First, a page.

“I can learn to communicate my feelings by sitting with them before I speak” ~ Pixie Lighthorse
Listening, fully listening, hearing the words and letting the meaning of those words pulse around your mind, like a potent wine, is quite something.
When we are listening to others we know when we should offer some response that shows that we’ve not only heard their words but understood, at least to some extent. But of course, there’s no requirement for us to do this when our inner dialogue clamours for our attention. In fact, I think the opposite can be true – we are often trying to cover our ears and whistle defiantly when our inner voice becomes too strident.
Sometimes we are ignoring facts – a bit like a financial audit which clearly shows where money, time and effort have been invested or wasted. Oftentimes though, it is not the facts in themselves that are so challenging but the way these facts challenge the “status quo”. Facts that make it obvious we should do things differently in future.
For sure, auditing some aspects of the way we live our life are easier than others. In the last couple of years, it is clear that most of us are much more adept than we ever thought at making significant changes to how we do things. And we’ve all been auditing our lives in some way or another; from clearing out cupboards and wardrobes to changing jobs and relocating.
Auditing our deepest and most personal thoughts can be harder though – especially if avoidance has become a hard-wired pattern. It requires us to hold a non-judgemental space for ourselves, which is incredibly tricky but crucial; whilst ever we engage in an inner dialogue that feels critical, fearful or laden with disappointment we will struggle to hear anything meaningful. Genuine curiosity and a willingness to listen are probably the most valuable tools along with enough gentleness to soften defensive instincts!
It has taken me a while to find the right tone of voice and then the right questions to ask myself. And then some more time to put these two together; ask the right questions with the right tone! Yet an unexpected positive has been how this has helped me in my work and improved conversation with others; finding questions that might open-up understanding for both me, as the listener, and them. An extra bonus is that when we ask good questions, life becomes more fascinating. Those around us often start to share more openly, we feel privileged to hear what they say and enriched by what others do share with us.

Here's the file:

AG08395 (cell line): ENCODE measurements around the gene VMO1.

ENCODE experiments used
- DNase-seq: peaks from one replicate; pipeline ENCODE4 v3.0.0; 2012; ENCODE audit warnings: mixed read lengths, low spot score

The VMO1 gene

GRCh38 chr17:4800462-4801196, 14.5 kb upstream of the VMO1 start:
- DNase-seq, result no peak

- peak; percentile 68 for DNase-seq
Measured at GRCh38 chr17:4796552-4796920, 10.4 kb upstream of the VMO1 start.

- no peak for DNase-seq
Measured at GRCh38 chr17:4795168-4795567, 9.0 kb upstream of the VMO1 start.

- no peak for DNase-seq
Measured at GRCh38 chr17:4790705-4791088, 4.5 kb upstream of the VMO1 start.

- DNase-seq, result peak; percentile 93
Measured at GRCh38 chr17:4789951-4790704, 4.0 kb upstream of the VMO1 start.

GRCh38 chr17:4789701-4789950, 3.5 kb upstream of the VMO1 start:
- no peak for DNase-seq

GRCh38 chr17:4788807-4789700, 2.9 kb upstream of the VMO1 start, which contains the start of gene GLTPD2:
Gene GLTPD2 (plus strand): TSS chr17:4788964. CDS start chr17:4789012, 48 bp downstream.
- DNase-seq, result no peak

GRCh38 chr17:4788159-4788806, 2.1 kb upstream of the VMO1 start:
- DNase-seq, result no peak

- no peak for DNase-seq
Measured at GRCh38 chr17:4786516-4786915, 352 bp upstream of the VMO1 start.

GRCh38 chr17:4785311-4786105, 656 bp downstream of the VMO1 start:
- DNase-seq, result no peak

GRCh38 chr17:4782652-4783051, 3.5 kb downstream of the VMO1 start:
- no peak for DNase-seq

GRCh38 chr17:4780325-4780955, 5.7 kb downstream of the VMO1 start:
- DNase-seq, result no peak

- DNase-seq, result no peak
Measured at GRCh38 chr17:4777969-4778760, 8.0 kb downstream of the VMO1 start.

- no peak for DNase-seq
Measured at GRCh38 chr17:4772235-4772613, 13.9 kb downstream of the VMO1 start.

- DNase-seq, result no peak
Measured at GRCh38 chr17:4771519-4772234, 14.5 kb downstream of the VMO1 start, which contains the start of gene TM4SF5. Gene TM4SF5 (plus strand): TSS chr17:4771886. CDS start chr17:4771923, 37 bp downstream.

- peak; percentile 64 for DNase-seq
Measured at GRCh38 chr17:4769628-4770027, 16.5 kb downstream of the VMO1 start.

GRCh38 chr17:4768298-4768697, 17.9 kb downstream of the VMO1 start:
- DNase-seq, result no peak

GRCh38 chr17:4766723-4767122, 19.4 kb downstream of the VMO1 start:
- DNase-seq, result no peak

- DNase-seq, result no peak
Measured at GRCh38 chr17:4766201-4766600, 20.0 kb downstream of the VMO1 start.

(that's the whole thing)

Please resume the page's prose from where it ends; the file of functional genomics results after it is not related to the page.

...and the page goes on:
If you are struggling to get the conversation with yourself started then here are some questions that have helped me. I have also found it helpful to initially avoid getting too caught up with “why” as this can propel us back into a place of judgement.
1. What am I feeling?
- What emotions do I need to sit with right now?
- What is my initial response to these feelings?
- What reactions are most strongly triggered
2. What am I understanding?
- What has happened to make me feel this way?
3. What needs further investigation?
- Is this the full story?
- Is my version of events accurate?
- How much personal bias am I bringing to this story?
4. What is the most upsetting or uncomfortable part of this story/recollection?
5. How can I honour my story, with all that it hold and also move forward?